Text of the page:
Compared to its series predecessor, Off the Edge didn’t work quite as well for me. But I still enjoyed the story and overall continue to appreciate Carolyn Crane’s obvious talent for interweaving romance and suspense. In a genre that can seem a hackneyed (to me, at least) The Associates series so far stands out by distinguishing its operatives as pretty genuine nerds — shockingly handsome ones, of course — but real egghead types, with particular specialties that make them well-suited for investigative work.
Macmillan, in this story, is a linguist. (Insert jokes here.) He excels at picking up regional accents and idiomatic tics that identify people by their speaking patterns. He’s hunting Jazzman, an as-of-yet unidentified bad guy who is auctioning off a crazy superweapon at something of a convention for high-level criminals in a Bangkok hotel. While there, his attention is piqued by Laney Lancaster, who is a lounge singer at the hotel. She’s beautiful and, more relevantly, her lyrics are multi-layered poetry that give him the chance to exercise his linguistic analysis. Macmillan sees the chance to get closer to her upon finding that she records her performances, because he’d love to use her recordings to listen to voices in the area of the microphone, hoping to identify Jazzman.
For her part, Laney is on the run from a horrifically abusive ex-husband, and has been taken under the wing of the major Bangkok crime family that runs the hotel. She’s under no illusions as to their nature, but as one of them helped her escape the States, she at least feels they have her best interests at heart and would throw their weight behind protecting her. When she meets Macmillan, it’s her birthday, so as a gift to herself she allows herself the excitement of a hot date with him. Unfortunately, the night ends early when she catches him downloading the recording of her performance, and she assumes he’s a lackey reporting back on her to her ex.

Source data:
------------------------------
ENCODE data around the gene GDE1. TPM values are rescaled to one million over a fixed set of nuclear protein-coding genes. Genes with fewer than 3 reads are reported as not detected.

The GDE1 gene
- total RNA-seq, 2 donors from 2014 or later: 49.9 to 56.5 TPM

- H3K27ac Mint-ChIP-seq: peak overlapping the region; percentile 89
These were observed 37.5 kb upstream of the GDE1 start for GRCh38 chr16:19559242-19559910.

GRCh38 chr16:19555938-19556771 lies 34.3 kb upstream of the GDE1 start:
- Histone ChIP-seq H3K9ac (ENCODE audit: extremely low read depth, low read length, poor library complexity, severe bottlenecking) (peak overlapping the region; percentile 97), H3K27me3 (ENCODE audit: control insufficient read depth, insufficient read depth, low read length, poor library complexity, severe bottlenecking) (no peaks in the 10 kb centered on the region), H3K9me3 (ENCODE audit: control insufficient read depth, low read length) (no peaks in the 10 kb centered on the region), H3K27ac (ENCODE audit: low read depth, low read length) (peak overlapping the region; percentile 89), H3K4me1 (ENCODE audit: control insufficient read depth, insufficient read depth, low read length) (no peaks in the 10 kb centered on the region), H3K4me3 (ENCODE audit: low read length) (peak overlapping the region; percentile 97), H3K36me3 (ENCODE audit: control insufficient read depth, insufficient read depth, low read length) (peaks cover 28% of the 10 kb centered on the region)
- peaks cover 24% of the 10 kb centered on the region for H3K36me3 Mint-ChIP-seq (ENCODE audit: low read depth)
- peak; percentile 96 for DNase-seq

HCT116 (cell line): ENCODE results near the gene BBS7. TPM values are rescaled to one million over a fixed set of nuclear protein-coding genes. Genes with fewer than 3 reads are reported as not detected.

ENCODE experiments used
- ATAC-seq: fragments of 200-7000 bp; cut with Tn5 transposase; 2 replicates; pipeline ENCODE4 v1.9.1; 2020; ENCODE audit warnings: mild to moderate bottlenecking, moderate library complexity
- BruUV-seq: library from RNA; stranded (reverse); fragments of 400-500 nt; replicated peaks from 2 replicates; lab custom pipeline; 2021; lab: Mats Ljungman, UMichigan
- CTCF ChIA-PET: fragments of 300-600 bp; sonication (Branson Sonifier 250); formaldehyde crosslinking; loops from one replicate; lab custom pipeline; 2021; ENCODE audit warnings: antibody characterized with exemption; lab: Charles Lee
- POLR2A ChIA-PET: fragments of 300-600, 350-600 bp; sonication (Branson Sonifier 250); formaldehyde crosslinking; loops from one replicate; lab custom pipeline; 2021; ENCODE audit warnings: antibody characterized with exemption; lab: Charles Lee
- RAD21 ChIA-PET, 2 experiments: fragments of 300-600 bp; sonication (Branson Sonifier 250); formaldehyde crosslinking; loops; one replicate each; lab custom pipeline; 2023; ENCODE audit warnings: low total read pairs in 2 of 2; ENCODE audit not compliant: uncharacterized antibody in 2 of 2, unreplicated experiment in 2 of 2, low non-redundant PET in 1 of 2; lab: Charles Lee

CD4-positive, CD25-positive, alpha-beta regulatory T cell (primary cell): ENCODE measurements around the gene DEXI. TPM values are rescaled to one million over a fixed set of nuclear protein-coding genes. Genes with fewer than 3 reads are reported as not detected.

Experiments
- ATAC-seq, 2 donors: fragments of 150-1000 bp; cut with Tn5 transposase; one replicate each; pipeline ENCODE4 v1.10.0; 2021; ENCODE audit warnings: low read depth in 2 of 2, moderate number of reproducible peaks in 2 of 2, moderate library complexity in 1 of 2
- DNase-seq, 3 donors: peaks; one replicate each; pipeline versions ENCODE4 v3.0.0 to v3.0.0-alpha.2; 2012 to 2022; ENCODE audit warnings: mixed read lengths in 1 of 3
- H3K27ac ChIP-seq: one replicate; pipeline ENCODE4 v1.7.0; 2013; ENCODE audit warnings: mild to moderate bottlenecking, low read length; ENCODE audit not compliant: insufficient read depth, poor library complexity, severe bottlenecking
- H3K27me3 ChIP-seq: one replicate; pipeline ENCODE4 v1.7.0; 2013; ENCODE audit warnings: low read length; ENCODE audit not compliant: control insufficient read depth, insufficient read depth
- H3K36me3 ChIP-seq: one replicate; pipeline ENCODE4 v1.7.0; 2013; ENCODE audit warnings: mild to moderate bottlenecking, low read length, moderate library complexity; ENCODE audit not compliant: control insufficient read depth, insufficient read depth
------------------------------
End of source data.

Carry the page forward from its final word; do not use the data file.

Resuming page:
After resolving the mistaken identity problem and enduring a few changes of loyalty, Laney and Macmillan end up on the run together through Bangkok. It’s suspenseful and only occasionally predictable. Where the story fell short for me was in Laney’s utter lack of self-preservation. In fiction, when an average civilian is in life-threatening danger, characters tend to go in either of two directions: they can be either somehow magically well-suited to action, fighting, and survival, or they fall to pieces in critical moments. Though it is distinctly possible that, in real life, people tend more toward the latter, it’s a lot less fun to read about (or to watch.) Laney isn’t completely useless — she wields a gun reasonably well and gets herself out of a tight spot or two — but she also creates the whole “chase through Bangkok” mess, and allows herself to be captured not once, but twice, because she wouldn’t just listen to Macmillan’s instructions and grow a sense of urgency. This is a heroine who is supposed to be good enough at reading people that she can tell something is wrong with her brother from almost invisible changes in his writing, and who is herself so adept with words and hidden meanings that she has an instant repartee with the genius linguist, but she has zero spidey sense about when something just isn’t right. Or, worse, her meager spidey sense are tingling, but she doesn’t do anything about it. It was just inconsistent and frustrating to read.
Still, this was a good book in a very fun series, and in addition to a good story, Crane builds steamy, believably chemistry between her leads. Macmillan and Laney are immediately and obviously good together. Hopefully his better-tuned fight-or-flight instinct will rub off on her.